This role lasted unchallenged until current days and has never been put seriously at stake neither by new ‘strong’ currencies (the euro), nor by the emerging relevance of new powers (China).

Whilst Western European countries were also forced to give up the gold convertibility of their currencies, and exchange rates started to float freely, in Europe, exposed to financial stability risks in the 70s, also due to oil crises, the reaction was oriented to find a new stability mechanism, based on price stability and with the D-mark as its centre (given Bundesbank pledge on inflation as an economic policy goal).

This path main landmark points are the ‘Werner plan’ (1973), the EMS scheme (1979) - developing also a new figurative currency, the ECU - the Delors plan, until, despite the crisis of September 1992, the creation of the euro (1998 and 2001 as a paper currency).

After the accession of China to the WTO in 2001, there has been talks about a ‘renewed’ or ‘second’ Bretton Woods, with some of the principal Asian currencies, in particular the Chinese renminbi, in addition to Latin America’s currencies, pegged to the dollar alongside with controls on international capital flows between these countries and the US.

The story of this ‘second’ Bretton Woods, and the global imbalances associated to it, is instructive. The rapid Chinese economic growth coincided with its accelerated integration in the global economy. Its double-digit growth in trade with foreign countries, compared with the overall growth in global trade, generated increased and persistent trade balance and current account surpluses.

Until 2005, by maintaining a fixed exchange rate with the dollar and controls on financial capital outflows, China had, for many years, avoided adjusting its trade imbalances, also by accumulating official foreign reserves, which in 2011 accounted for 25% of registered central banks’ global foreign reserves.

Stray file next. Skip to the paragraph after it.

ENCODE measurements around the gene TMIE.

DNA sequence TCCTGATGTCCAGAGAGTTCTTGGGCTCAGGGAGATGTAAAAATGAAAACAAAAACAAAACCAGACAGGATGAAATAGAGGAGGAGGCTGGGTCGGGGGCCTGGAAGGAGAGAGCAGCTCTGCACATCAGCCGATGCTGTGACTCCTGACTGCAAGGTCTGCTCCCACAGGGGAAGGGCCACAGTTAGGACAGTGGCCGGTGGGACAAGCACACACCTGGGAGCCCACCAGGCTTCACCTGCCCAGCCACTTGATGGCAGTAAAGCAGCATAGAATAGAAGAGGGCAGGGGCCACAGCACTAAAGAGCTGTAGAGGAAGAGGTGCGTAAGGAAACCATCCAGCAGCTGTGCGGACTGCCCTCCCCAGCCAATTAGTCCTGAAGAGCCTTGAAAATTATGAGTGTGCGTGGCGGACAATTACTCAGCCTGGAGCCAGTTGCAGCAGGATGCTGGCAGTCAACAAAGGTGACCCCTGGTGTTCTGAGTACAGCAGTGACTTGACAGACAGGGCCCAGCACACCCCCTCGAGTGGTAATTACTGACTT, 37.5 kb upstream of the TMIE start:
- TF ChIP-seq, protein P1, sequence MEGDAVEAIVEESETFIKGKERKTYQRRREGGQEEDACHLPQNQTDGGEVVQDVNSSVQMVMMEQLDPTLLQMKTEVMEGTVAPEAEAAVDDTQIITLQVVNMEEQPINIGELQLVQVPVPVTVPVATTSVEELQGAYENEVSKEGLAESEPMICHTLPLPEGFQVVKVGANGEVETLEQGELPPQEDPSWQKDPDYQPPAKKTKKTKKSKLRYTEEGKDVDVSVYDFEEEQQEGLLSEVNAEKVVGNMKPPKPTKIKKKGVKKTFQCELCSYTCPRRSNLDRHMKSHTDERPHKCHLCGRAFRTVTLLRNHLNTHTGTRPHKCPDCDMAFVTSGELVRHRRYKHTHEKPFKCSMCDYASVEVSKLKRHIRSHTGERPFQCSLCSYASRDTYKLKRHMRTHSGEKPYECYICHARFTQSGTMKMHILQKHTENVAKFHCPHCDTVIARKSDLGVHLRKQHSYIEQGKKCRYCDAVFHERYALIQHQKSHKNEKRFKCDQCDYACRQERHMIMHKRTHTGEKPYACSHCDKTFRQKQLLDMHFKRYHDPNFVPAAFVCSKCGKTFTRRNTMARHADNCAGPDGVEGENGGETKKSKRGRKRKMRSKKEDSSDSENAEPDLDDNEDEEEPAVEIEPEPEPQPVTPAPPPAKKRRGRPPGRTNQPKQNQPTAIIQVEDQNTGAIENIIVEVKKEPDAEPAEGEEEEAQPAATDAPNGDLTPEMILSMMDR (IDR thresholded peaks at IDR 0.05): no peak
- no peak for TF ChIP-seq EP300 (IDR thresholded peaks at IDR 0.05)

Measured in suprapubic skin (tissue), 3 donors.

The illusion about a new stable system and of a potential for continuing economic growth worldwide had a sudden end in the wake of the 2008 crisis. Given the failure of monetary response (QE) in the following years and given the global response to the current pandemic crisis in terms of a new, semi-unlimited monetary expansion, a debate about the adequacy of the international monetary system has gained momentum.

Current continuing trade imbalances (particularly amongst China and US) are leading to a permanent tension on the monetary system. But, notwithstanding all this, the US dollars remains even today – and the 2008 crisis has demonstrated it - the main ‘safe asset’ for international relations and represents three-quarters of the currency reserves of all central banks.

The Chinese central banks’ governor, Zhou Xiaochuan, published on March 23rd 2009, a paper on the journal of the Bank for International Settlements, evidencing the problem of the impossibility to deal with global macroeconomic imbalances and assure financial stability without confronting the unsolved issue of the international monetary system, namely the absence of an international reserve currency pegged to a stable value.